Tooth Decay

Despite its prevalence, we don’t want any patient to think they’re destined for tooth decay, even if they’ve had a hard time avoiding it in the past. There are a lot of factors that contribute to your oral health, but be assured that at our practice you’re in the hands of compassionate decay prevention experts.

Anyone who’s been to the dentist knows we have a lot more tools than just a toothbrush and floss for caring for your teeth. In addition to removing plaque, our arsenal of hand tools and handpieces are designed to remove hardened deposits called tartar or calculus that are hard for you to remove yourself using just a toothbrush and floss. During a cleaning visit, we also check your teeth thoroughly for existing signs of decay. If we find a problem, we will talk to you about fixing it as soon as possible with a filling, a crown, or another treatment if the decay is more severe. Of course, our favorite outcome is when we find no decay at all. Understanding how decay starts is a great way to solidify your understanding of how to prevent it.

What Is Tooth Decay?

Statistically speaking, tooth decay could be considered the second most common illness humans suffer from (number one is the common cold). If left untreated, tooth decay can lead to pain and more severe problems such as abscesses or systemic infections, not to mention tooth loss. Data indicates that almost every adult has had tooth decay at some point. Our goal is to reverse this trend, at the very least in our local community. Educating our patients about how tooth decay happens and how to prevent it is how we hope to accomplish this.

One myth seems to have emerged from how we were taught about tooth decay and cavities as children: avoid sugar and you can avoid cavities. The reality is there is no single thing you can do to prevent tooth decay. Rather, preventing cavities is a collection of good habits, maintenance and professional attention. The steps for a decay-free smile, in no particular order are a healthy diet, a thorough daily hygiene routine, and seeing us regularly for teeth cleanings and checkups.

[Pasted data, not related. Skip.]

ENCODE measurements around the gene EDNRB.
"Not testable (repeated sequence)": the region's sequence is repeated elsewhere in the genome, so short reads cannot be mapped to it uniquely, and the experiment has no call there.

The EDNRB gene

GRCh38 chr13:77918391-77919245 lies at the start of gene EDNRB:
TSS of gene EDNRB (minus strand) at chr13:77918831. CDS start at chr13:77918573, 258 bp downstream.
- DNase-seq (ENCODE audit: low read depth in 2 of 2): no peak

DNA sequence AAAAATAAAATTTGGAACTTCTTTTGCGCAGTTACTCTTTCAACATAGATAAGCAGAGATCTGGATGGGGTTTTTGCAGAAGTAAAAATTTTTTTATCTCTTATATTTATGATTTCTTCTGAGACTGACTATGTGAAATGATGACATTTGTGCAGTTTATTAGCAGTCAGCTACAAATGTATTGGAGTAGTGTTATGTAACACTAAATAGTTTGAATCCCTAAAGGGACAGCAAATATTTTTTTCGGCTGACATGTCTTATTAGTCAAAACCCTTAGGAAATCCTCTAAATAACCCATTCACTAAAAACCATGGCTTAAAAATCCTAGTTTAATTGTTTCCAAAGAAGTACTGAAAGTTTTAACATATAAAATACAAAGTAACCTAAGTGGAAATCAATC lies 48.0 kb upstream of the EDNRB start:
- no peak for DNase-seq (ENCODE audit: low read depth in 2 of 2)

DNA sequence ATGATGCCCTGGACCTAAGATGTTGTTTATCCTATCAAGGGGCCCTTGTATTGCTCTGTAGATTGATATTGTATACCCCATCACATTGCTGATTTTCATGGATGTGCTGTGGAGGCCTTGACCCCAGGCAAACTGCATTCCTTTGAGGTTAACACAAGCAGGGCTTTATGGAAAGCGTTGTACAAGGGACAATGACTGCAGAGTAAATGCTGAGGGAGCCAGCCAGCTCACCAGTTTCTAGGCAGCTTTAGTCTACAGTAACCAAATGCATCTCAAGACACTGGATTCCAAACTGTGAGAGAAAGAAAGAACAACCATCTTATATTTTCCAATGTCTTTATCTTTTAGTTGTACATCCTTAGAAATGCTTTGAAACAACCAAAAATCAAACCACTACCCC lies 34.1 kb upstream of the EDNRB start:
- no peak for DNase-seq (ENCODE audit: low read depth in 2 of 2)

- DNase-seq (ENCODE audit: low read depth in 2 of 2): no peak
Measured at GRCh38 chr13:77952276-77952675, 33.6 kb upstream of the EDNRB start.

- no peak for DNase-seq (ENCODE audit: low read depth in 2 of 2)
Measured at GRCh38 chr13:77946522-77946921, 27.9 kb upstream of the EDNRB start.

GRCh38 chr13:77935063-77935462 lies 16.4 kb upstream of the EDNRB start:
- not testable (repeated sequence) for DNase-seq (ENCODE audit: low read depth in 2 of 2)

Causes of Tooth Decay

Just like other parts of your body, your mouth is populated by both good and bad bacteria. When you don’t care for yourself properly, you can end up creating an environment where the bad (i.e. pathogenic) bacteria get the upper hand. In particular, these bacteria thrive when there is plenty of sugar for them to consume, which they digest and excrete as acid. This acid is what damages your teeth, eating into your tooth enamel and the softer dentin layer underneath. Eating highly acidic foods (lemons, tomatoes, soft drinks, etc.) can also weaken and even wear away your teeth.

Keeping Your Mouth Healthy

If your mouth is in an ideal condition, your body’s own immune responses and mechanisms, such as healthy saliva that contains tooth-building minerals, repair damage and keep bad bacteria from getting out of control. The goal of preventing decay is to keep your mouth in this healthy, balanced condition at all times. If you brush and floss correctly, get enough fluoride, limit your consumption of acidic or sugary foods and visit the dentist regularly, this should be easy for you.

Guidance On Preventing Tooth Decay

However, some patients have a tougher time preventing tooth decay and we are happy to provide guidance. If you’ve had a few run-ins with cavities, you may need a refresher course on your brushing or flossing techniques, which we’re happy to provide at your next visit. You can also boost the effectiveness of your at-home hygiene with special toothpastes, mouth rinses, toothbrushes, or floss options. We’re happy to recommend these types of products if we think they will benefit you.
Nutritional counseling is another option to ensure decay-causing bacteria doesn’t get too much fuel. In children whose hygiene skills are still developing, sealing the deepest grooves on their back teeth can help prevent decay until they’re older and better at caring for their own teeth.

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